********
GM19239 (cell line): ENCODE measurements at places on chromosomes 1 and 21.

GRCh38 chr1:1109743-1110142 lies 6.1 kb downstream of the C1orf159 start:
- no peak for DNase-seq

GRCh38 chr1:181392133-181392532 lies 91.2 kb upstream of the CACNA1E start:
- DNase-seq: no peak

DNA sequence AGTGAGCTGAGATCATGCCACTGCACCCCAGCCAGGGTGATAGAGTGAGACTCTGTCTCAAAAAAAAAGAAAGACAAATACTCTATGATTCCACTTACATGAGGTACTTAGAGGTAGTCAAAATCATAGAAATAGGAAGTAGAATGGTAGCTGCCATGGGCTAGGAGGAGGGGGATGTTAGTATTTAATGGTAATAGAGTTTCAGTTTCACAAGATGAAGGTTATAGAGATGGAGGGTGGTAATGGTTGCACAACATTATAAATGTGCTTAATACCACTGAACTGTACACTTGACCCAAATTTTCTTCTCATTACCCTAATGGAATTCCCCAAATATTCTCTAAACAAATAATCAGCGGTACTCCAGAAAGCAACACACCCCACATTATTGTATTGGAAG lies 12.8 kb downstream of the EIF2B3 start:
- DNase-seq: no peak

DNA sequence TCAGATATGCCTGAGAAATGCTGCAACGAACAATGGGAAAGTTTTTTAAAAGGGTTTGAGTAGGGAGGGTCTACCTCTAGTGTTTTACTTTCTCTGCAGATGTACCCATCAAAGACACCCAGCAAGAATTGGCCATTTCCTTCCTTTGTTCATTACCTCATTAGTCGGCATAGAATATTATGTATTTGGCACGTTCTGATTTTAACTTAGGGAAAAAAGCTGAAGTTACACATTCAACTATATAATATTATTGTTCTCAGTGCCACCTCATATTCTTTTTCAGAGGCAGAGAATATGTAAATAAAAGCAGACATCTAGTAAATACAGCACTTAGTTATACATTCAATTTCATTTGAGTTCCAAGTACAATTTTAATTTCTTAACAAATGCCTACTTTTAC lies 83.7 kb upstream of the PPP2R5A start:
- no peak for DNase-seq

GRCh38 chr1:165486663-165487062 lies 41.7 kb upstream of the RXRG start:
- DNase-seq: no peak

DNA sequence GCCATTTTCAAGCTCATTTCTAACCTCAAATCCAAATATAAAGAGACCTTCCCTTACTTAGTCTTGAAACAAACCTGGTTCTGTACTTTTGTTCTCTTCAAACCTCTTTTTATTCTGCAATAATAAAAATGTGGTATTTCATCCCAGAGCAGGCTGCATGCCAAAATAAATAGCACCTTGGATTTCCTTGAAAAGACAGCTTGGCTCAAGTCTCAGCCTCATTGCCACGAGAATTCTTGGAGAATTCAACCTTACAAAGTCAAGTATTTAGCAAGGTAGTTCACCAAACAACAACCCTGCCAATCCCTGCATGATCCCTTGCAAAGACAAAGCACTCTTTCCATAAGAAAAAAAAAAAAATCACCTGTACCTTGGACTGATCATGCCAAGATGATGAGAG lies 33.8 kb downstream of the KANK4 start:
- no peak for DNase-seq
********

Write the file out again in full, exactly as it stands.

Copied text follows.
GM19239 (cell line): ENCODE measurements at places on chromosomes 1 and 21.

GRCh38 chr1:1109743-1110142 lies 6.1 kb downstream of the C1orf159 start:
- no peak for DNase-seq

GRCh38 chr1:181392133-181392532 lies 91.2 kb upstream of the CACNA1E start:
- DNase-seq: no peak

DNA sequence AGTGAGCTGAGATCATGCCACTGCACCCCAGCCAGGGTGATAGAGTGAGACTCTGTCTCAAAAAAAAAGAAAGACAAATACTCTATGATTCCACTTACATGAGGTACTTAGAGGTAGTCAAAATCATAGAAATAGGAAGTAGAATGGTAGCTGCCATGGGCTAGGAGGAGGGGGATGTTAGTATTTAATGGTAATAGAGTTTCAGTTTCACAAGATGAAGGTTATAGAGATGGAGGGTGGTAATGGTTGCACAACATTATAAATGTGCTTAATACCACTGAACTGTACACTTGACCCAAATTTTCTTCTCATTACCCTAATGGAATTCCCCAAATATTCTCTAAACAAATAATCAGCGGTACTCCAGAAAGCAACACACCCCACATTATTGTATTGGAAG lies 12.8 kb downstream of the EIF2B3 start:
- DNase-seq: no peak

DNA sequence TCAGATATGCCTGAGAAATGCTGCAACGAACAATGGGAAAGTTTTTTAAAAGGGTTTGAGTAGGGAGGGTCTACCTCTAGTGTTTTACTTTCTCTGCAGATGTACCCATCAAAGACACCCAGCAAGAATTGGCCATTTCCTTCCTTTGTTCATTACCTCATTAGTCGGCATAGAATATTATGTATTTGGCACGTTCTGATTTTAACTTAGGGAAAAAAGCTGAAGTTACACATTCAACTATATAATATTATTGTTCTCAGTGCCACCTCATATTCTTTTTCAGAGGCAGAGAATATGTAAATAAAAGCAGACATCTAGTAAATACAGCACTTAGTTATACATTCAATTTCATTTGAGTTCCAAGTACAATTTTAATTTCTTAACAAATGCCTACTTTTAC lies 83.7 kb upstream of the PPP2R5A start:
- no peak for DNase-seq

GRCh38 chr1:165486663-165487062 lies 41.7 kb upstream of the RXRG start:
- DNase-seq: no peak

DNA sequence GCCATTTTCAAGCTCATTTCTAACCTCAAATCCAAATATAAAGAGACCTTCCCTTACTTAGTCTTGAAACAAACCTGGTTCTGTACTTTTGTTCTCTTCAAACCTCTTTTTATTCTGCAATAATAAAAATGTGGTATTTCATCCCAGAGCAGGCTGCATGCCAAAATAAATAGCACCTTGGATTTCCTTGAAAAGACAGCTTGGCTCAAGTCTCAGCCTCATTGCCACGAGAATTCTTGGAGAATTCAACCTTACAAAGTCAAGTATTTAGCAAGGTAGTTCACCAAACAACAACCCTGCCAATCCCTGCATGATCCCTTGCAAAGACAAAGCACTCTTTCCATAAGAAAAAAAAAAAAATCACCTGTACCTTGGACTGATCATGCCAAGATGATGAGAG lies 33.8 kb downstream of the KANK4 start:
- no peak for DNase-seq